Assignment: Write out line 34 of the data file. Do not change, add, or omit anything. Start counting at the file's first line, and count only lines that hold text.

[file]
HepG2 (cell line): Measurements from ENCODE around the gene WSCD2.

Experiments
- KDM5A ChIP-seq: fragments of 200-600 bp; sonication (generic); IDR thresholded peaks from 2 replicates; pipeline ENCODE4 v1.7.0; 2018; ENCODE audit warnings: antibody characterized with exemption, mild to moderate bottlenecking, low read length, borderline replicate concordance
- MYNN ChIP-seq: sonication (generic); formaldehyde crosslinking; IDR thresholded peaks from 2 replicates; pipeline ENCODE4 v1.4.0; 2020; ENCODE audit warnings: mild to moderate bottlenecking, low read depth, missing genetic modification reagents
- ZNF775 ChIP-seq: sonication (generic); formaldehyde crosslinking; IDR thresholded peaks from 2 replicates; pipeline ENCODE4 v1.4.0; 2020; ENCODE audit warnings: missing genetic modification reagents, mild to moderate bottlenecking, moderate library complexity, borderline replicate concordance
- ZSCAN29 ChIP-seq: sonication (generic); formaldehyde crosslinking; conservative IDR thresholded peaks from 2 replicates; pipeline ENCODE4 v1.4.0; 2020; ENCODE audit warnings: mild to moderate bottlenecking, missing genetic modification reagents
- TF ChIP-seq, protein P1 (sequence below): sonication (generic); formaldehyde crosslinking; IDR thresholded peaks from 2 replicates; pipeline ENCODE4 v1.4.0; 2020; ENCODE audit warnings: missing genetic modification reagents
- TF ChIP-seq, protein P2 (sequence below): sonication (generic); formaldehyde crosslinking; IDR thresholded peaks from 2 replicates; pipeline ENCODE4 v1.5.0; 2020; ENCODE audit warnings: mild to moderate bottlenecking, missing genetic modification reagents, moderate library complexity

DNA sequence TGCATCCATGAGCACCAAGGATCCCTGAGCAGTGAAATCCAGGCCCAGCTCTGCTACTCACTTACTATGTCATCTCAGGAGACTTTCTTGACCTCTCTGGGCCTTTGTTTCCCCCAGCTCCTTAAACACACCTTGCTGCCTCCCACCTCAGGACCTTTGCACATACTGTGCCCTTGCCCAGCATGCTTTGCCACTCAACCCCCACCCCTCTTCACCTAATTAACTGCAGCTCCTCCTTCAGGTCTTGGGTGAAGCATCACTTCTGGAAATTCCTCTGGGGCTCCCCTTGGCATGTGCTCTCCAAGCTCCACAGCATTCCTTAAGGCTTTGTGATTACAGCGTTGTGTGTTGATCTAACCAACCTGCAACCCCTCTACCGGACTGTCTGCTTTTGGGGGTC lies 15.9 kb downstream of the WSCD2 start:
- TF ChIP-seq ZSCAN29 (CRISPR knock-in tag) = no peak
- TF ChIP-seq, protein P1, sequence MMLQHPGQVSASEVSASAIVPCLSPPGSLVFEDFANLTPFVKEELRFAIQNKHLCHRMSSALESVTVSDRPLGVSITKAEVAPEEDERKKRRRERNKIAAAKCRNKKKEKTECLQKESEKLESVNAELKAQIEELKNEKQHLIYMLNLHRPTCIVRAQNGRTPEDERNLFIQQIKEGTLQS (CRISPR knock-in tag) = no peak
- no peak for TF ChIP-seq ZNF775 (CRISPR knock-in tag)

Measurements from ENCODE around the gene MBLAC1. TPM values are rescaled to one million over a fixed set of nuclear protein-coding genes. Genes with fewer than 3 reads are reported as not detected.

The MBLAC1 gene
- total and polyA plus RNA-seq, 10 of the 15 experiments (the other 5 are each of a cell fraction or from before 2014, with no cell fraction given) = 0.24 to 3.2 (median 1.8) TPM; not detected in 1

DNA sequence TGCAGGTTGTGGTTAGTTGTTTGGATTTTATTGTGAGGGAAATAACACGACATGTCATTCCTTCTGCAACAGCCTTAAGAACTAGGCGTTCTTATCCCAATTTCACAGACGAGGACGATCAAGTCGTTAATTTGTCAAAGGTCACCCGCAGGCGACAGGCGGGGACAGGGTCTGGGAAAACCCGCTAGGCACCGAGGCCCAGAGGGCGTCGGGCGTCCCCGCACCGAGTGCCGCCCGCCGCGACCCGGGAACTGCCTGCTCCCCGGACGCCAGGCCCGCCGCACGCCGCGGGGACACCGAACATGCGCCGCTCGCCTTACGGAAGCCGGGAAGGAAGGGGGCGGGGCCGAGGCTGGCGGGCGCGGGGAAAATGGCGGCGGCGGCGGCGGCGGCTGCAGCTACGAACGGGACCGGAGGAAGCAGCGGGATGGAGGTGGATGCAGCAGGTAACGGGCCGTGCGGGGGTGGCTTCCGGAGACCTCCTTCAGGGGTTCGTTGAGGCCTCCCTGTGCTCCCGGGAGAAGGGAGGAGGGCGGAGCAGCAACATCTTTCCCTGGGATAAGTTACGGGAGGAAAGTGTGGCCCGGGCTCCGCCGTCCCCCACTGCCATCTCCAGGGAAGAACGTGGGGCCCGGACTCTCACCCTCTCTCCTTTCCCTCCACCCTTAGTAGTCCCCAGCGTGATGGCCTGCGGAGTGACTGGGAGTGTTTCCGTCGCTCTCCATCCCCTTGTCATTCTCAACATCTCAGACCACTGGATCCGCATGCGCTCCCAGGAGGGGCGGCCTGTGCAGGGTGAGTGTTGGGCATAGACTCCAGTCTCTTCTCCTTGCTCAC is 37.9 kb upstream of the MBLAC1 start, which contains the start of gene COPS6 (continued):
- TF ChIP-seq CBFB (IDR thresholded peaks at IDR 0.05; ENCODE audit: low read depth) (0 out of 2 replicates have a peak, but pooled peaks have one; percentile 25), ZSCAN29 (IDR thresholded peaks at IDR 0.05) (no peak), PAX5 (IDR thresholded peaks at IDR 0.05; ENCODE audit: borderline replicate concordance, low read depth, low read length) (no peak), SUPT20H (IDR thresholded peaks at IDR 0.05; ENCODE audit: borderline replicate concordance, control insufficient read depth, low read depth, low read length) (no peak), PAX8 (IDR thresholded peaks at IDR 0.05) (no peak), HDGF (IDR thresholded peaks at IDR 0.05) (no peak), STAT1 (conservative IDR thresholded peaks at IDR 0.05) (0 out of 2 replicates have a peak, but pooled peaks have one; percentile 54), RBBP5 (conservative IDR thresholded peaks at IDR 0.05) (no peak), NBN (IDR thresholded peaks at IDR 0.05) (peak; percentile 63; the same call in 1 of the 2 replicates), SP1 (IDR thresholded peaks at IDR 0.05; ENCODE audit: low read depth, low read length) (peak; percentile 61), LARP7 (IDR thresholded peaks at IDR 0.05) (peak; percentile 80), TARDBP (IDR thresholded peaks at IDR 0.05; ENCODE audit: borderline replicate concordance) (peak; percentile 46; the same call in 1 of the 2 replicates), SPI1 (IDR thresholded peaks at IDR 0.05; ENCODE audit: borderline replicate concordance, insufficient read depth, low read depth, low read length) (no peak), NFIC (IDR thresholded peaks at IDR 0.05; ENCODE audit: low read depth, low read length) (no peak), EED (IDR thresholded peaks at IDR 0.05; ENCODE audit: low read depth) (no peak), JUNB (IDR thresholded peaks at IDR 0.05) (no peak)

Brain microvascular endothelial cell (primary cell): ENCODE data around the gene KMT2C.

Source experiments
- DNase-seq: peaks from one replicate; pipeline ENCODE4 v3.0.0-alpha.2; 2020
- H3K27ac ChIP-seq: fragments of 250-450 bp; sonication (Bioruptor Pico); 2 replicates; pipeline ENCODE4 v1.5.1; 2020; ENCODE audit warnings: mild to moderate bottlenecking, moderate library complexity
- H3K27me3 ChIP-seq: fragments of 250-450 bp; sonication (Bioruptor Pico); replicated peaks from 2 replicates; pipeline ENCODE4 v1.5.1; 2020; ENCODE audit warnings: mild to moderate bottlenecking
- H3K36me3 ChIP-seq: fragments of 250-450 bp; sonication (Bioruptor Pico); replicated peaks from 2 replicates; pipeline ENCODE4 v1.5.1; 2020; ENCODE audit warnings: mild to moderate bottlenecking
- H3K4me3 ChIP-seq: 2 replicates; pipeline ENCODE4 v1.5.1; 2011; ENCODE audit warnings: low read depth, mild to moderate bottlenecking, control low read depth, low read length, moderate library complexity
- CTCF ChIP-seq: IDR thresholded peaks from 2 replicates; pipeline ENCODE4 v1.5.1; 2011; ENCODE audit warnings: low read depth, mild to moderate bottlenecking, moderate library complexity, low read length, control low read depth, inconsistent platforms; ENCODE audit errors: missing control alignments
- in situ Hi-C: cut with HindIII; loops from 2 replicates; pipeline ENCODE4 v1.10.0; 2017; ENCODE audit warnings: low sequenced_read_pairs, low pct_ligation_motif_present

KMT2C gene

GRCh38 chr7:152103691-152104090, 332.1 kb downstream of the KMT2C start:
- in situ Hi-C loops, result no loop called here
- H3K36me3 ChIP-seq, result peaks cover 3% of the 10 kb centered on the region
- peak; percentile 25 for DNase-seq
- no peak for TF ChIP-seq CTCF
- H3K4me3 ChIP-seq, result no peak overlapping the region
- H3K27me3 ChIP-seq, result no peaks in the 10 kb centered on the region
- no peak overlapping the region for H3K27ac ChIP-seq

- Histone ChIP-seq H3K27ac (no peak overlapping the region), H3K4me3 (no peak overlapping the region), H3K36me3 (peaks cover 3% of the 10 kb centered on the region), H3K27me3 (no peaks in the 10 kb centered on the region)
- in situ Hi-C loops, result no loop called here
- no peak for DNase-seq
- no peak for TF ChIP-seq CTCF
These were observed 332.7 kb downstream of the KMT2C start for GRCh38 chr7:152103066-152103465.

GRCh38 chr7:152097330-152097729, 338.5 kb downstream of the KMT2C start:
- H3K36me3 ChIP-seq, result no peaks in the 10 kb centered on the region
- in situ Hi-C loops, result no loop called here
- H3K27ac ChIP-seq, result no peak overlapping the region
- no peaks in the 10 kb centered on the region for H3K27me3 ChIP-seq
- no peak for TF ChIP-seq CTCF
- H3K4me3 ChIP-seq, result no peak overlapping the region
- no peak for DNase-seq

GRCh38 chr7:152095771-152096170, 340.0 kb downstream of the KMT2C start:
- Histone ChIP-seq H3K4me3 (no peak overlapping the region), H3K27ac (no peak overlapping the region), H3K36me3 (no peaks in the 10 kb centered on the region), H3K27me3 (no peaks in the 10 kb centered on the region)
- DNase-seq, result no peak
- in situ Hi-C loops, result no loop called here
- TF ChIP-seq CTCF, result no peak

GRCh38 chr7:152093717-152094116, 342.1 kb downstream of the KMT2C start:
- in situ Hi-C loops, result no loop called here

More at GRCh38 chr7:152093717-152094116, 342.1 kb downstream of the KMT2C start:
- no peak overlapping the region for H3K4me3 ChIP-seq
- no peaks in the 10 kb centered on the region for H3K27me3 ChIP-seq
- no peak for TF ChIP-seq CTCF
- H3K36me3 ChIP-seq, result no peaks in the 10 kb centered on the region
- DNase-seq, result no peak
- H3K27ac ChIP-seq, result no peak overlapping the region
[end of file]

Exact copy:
- H3K27me3 ChIP-seq, result no peaks in the 10 kb centered on the region